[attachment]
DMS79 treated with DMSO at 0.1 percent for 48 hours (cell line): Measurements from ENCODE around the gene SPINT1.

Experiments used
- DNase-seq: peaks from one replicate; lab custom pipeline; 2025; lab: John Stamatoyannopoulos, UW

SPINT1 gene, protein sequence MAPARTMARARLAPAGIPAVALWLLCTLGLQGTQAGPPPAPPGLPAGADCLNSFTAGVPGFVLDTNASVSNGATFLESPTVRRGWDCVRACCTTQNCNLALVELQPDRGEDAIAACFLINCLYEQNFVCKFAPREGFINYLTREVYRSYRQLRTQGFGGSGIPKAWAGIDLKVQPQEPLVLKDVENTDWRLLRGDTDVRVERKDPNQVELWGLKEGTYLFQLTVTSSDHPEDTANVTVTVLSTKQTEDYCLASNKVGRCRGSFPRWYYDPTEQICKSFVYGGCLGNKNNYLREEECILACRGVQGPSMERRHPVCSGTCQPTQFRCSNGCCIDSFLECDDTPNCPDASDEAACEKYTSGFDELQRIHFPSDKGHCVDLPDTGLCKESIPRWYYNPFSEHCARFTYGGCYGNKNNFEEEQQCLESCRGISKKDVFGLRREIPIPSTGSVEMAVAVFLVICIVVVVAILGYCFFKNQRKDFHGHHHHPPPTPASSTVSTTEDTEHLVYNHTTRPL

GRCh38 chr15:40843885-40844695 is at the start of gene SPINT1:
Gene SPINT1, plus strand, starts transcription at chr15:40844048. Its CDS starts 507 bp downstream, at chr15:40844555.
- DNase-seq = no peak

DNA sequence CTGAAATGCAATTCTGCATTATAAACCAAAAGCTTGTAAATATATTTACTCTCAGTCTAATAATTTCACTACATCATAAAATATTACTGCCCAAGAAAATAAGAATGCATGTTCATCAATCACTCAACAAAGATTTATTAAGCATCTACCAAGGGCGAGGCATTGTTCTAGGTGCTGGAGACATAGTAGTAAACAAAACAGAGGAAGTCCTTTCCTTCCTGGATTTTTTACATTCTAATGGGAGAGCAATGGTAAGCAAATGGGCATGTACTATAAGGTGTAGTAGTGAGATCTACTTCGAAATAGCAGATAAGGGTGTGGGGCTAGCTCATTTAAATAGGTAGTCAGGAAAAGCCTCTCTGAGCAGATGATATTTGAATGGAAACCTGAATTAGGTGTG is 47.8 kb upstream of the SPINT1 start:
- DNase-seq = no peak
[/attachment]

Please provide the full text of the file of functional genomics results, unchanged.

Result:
DMS79 treated with DMSO at 0.1 percent for 48 hours (cell line): Measurements from ENCODE around the gene SPINT1.

Experiments used
- DNase-seq: peaks from one replicate; lab custom pipeline; 2025; lab: John Stamatoyannopoulos, UW

SPINT1 gene, protein sequence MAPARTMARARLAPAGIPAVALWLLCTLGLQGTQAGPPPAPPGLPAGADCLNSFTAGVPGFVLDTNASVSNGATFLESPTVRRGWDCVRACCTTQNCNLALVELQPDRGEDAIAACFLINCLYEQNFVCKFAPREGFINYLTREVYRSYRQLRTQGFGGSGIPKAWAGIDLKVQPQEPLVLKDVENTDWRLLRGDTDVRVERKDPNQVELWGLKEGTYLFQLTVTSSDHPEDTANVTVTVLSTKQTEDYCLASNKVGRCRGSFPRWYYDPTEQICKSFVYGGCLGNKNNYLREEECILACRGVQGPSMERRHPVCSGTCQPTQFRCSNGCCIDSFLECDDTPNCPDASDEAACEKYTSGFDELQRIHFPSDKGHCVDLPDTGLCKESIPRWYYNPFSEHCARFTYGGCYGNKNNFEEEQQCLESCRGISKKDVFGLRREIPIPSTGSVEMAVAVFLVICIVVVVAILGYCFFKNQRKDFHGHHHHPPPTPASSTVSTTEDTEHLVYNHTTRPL

GRCh38 chr15:40843885-40844695 is at the start of gene SPINT1:
Gene SPINT1, plus strand, starts transcription at chr15:40844048. Its CDS starts 507 bp downstream, at chr15:40844555.
- DNase-seq = no peak

DNA sequence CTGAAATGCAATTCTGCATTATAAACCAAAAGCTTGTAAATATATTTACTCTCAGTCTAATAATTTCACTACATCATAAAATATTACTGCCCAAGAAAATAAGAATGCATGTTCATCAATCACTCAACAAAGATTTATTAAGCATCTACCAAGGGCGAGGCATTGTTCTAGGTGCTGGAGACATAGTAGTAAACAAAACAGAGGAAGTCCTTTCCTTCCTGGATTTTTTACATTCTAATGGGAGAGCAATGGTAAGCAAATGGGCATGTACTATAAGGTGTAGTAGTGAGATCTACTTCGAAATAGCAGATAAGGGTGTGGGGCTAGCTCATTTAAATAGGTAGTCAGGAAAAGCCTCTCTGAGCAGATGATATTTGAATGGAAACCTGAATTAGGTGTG is 47.8 kb upstream of the SPINT1 start:
- DNase-seq = no peak